• As we already told you some days ago, the eighth and ninths digits in this set represent the "originally designated" model number for the CPU. In general it is assumed that the following seems to be correct:
      • 24 = 2400+ (2.0GHz/266MHz FSB);
      • 26 = 2600+ (2.083GHz/333MHz FSB or 2.13GHz/266MHz FSB);
      • 27 = 2700+ (2.17GHz/266MHz FSB);
      • 28 = 2800+ (2.25GHz/266MHz FSB);
      • 30 = 3000+ (No such Thoroughbred CPUs exist).
  • We have no idea what do the first seven digits mean (9361333260135), but may suggest that they represent the serial number of the wafer. The last four digits (9361333260135) stand for serial number of the processor among its batch. It is believed that lower the number, the higher possibility of overclocking is. 

Step 5: Determine the color of the die.

  • Reddish from all angle of views - Average in overclocking, mostly can run at 2.0GHz (2400+) with 1.65v default voltage, but can perform better with higher Vcore.
  • Reddish with certain parts of reflective green area - Can either be very good or very bad. The lowest achievements were something like 2.0GHz (2400+) with 1.85v at least, or only 2200MHz with 1.65v.
  • Reddish core with reflective white under light - Awesome for overclockers. Can run at 2100MHz - 2250MHz using default voltage.

As you see now, it is pretty easy to choose an AMD CPU for overclocking. Since there are loads of such processors on the market, you surely will not have a lot of difficulties with locating them in a local store.

Looking at the situation from AMD’s standpoint we can assume that the yield of higher-end Thoroughbred B0 chips is quite good and the company should have no problems with lowering the prices on these products. On the other hand, we see that the company needs to remark the fast CPUs to fulfill the demand on cheaper models. It is not good for the company, I assume, since it may mean that AMD has problems with selling the fast chips rapidly, but still hopes for increase of demand on such microprocessors later and does not want to slash the prices on them now. On the other hand, if the company substantially cuts the prices on higher-end models, it has to sell the slower processors at extremely low prices what may cause losses.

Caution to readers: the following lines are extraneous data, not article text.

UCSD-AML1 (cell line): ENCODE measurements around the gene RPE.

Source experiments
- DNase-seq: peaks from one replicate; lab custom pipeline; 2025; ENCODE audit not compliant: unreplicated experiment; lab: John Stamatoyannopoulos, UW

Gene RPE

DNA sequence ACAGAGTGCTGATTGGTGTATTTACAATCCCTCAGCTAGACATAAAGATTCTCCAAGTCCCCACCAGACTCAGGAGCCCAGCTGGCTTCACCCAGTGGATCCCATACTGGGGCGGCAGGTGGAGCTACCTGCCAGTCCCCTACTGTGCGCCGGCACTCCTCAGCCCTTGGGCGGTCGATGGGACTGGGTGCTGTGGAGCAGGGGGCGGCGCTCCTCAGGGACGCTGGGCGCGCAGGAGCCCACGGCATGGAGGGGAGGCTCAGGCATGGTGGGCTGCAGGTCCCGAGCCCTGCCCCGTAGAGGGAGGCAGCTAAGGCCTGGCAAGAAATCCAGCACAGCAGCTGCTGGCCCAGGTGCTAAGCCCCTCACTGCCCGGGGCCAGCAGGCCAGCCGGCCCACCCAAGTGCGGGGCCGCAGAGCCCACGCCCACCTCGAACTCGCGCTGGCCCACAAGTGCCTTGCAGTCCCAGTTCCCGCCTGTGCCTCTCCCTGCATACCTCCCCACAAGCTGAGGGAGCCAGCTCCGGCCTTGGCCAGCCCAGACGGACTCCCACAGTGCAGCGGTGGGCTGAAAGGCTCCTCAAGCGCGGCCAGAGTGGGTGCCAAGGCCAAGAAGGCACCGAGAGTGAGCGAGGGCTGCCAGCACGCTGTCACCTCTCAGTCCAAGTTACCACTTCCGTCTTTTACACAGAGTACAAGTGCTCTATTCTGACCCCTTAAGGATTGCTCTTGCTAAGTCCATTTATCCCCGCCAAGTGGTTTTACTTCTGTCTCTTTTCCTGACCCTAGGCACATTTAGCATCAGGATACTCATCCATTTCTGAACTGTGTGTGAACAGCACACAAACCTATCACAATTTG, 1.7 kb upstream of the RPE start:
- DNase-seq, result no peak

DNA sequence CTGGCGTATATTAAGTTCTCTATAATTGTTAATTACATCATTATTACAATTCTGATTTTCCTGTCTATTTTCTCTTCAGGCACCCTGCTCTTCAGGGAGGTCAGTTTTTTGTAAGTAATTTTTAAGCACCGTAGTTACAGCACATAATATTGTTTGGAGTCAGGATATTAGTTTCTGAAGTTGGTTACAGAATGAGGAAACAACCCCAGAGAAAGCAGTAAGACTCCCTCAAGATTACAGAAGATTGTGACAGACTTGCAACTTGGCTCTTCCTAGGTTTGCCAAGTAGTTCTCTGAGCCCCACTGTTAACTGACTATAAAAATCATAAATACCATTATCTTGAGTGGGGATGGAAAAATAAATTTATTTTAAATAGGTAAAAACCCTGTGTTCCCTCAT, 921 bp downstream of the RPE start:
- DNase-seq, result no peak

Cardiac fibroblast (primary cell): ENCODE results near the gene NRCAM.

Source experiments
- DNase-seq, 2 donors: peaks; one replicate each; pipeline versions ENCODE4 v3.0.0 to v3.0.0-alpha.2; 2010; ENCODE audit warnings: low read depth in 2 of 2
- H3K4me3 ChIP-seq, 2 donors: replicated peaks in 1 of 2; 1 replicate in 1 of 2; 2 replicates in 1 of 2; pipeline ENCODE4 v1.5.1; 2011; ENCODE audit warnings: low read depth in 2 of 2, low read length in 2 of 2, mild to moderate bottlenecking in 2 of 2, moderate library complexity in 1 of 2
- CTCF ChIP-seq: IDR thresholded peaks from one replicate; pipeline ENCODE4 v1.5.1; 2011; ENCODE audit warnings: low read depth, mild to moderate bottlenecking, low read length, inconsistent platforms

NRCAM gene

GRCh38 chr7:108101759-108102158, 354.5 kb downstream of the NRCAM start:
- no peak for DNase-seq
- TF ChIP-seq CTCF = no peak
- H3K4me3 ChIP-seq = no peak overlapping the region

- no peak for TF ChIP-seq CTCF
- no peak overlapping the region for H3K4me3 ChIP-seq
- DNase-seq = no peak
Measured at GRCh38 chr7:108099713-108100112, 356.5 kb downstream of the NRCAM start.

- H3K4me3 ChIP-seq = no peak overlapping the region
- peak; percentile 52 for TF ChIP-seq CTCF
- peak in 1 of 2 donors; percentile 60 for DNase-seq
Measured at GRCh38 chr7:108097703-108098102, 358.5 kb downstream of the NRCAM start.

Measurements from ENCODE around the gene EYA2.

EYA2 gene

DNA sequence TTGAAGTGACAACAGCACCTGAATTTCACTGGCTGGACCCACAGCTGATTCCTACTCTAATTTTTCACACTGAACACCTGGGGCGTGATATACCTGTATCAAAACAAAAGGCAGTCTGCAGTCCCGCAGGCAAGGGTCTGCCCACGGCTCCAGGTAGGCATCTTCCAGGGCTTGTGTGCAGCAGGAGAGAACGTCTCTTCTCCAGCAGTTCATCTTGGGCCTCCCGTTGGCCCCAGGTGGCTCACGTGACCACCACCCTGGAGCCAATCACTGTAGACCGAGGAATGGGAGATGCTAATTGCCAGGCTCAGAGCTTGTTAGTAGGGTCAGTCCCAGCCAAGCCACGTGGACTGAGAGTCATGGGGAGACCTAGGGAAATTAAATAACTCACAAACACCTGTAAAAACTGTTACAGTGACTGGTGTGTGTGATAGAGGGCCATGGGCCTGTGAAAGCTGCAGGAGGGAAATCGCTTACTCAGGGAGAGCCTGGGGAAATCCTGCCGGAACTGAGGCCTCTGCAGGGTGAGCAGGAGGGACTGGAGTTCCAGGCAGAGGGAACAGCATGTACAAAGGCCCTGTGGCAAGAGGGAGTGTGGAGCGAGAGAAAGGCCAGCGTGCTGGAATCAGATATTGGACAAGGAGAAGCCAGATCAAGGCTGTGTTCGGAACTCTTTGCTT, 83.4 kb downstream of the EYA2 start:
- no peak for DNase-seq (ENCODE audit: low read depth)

Discussion

Comments currently: 31
Discussion started: 03/23/03 09:32:24 PM
Latest comment: 08/25/06 10:39:53 AM

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1. 
"Step 4:Find the second (or the second "part" of the first line) line in the marking. It should look like this: 9367337260464.

As we already told you some days ago, the eighth and ninths digits in this set represent the "originally designated" model number for the CPU. In general it is assumed that the following seems to be correct:
24 = 2400+ (2.0GHz/266MHz FSB);
26 = 2600+ (2.083GHz/333MHz FSB or 2.13GHz/266MHz FSB);
27 = 2700+ (2.17GHz/266MHz FSB);
28 = 2800+ (2.25GHz/266MHz FSB);
30 = 3000+ (No such Thoroughbred CPUs exist)."

Step 6: the last four digits on the bottom line (1999). they probably reprezent the year of production. ( do you believe AMD Athlon XP 2600+ (2.083GHz/333MHz FSB or 2.13GHz/266MHz FSB) in 1999?) I don't.

0 0 [Posted by:  | Date: 03/23/03 11:03:05 PM]
Reply

2. 
this is a complete fake.
take this cpu:

http://www.exhardware.com/reviews/xp2200/amd2.jpg

it should be a 2800+ right?
but at the start of the 2nd line you can read "AIRGA", which indicates a StepA cpu... and 2800+ is only StepB.

so this is fake...
0 0 [Posted by:  | Date: 06/03/03 08:32:18 AM]
Reply